In this edition of my journey I would like to write a bit about where I am in my woodworking in terms of what I am busy with and how I want to approach it from a philosophical point of view. My approach is clearly changing as the years go by so I thought it would be good to document it from time to time, in order to look back and put it all in perspective somewhere down the line.
For the past 2 years I have been busy setting up a functional workshop and I estimate that this phase of predominantly working on the shop (rather than making furniture) will take at least another 2-3 years. It might well sound ridiculous to other woodworkers, but woodworking is a leisure pastime for me and I do not have that much of it. I do not have to produce heaps of stuff to enjoy the process and the last thing I want is to feel pressured to get a heap of stuff done similar to my day job.
Therefore I am progressing slowly and trying to consciously savor the time in the shop purely for being there rather than what I produce while I am there. I know a lot of people say one should try to build furniture as much as possible while in the shop, but I enjoy the challenge of building and restoring tools as much, if not more. When I feel that my shop is setup in a way that would make the next step (of building furniture) enjoyable, I will move on.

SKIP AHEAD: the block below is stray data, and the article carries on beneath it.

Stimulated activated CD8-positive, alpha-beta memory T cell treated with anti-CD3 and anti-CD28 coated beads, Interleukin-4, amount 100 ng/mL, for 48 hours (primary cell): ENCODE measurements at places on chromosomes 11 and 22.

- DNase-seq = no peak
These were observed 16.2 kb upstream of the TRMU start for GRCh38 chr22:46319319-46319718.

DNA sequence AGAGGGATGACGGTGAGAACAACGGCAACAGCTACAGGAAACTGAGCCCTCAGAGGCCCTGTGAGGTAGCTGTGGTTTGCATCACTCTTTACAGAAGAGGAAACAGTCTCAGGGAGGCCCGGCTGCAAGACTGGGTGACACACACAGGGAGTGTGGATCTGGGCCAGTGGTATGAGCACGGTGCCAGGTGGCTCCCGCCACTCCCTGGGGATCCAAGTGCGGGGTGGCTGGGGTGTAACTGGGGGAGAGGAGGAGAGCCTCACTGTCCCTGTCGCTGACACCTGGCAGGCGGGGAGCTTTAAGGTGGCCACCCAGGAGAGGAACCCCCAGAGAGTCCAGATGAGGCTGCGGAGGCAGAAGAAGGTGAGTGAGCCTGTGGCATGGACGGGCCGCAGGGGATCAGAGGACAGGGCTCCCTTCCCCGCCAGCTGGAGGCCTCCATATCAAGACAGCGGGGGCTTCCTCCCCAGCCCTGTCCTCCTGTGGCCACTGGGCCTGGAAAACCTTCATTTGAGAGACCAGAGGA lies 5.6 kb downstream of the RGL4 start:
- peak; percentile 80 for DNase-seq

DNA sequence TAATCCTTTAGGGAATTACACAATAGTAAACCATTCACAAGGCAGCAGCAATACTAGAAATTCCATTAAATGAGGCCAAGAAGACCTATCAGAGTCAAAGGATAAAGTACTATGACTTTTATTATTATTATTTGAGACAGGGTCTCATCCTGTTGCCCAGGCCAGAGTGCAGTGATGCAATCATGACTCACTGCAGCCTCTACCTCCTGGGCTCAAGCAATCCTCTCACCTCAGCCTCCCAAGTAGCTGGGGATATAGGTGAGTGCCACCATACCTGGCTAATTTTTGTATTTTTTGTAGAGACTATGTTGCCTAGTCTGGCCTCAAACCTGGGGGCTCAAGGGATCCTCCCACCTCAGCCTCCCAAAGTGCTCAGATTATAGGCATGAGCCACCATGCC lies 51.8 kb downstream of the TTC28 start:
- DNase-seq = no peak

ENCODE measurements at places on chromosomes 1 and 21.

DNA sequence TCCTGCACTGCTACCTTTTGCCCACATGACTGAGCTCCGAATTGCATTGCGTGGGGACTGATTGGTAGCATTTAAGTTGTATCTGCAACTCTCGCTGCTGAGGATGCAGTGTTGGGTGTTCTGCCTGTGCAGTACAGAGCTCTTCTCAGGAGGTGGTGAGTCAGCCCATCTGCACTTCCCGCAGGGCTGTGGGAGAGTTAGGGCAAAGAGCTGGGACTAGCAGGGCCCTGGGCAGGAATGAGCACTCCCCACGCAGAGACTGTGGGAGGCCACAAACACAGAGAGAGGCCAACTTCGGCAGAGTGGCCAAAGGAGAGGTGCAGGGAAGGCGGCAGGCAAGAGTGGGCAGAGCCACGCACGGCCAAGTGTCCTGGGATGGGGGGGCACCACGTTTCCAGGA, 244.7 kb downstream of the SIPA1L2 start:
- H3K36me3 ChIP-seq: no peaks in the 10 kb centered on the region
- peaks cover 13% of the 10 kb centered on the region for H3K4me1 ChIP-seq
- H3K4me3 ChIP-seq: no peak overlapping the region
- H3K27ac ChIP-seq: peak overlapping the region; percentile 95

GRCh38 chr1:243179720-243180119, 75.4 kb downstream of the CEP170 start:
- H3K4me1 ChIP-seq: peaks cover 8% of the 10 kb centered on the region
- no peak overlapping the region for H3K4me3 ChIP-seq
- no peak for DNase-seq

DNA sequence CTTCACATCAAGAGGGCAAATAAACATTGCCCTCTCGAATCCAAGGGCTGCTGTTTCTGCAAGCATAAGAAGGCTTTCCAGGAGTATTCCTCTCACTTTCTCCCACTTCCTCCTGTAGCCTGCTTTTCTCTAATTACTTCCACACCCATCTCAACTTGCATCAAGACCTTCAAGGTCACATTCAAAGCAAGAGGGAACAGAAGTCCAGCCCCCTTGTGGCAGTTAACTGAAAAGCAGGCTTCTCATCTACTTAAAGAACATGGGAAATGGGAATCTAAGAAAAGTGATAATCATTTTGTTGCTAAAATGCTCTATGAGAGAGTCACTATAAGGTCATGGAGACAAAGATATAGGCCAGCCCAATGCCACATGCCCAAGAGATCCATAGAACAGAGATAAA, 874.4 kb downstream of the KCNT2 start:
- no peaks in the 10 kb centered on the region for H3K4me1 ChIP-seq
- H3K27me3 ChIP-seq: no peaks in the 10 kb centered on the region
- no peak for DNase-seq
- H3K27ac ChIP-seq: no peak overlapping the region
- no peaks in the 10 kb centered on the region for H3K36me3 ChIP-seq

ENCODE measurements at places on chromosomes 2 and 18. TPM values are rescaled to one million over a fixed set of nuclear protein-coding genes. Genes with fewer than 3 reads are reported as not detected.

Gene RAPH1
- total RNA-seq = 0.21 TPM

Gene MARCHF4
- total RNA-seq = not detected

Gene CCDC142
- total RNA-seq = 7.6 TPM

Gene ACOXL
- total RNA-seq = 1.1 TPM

What I am finding is that the process of building tools and shop structures is giving me an opportunity to hone my skills on stuff that is less important to get perfect, which is not what I want to do while building furniture. The issue here is that although I have always known that woodwork is my thing, I have not been able to do much due to the career path I have chosen. Therefore I am a real novice and has no proper training to fall back on. It is only now that I am starting to read and learn about the finer points of this wonderful craft. This is another reason why I am happy to spend another 2 years working on the shop, as the learning curve in terms of practical skills takes time and my shop time is limited. Another advantage of going about it this way is that I am able to figure out what type of bench and other paraphernalia works for me before jumping into the fray of proper cabinet making.
If we then move on to how I want to approach the phase of building predominantly furniture. My philosophical stance has a lot to do with how I feel about the wood I work with. As I explained in “My journey 3” I feel a certain responsibility to produce timeless pieces, whether that is tools or furniture, out of sheer respect for the forest, it’s history and how it ties up with the history of my own ancestors. This might sound a bit fluffy, but I do not feel the need to justify myself in this respect.
In terms of the above, it is much easier to produce a timeless piece while building tools as I will be able to use and enjoy the tool more often than a piece of furniture. I also see these tools as heirlooms that could stay in the family for a long time after I pass on and so attain that timeless status in another way. Since reading lots of old (mostly late 19th century) woodwork books it is surprising how little has changed in terms of the design and use of especially handtools. Hence my view of this pursuit as a shortcut towards timeless products. If you are interested in getting hold of these old books, go to the library page on this website and you will find two links to websites where one can download heaps of these books for free.
In the meantime I am trying to read and learn as much as possible about design to prepare for the next phase which will be far more challenging.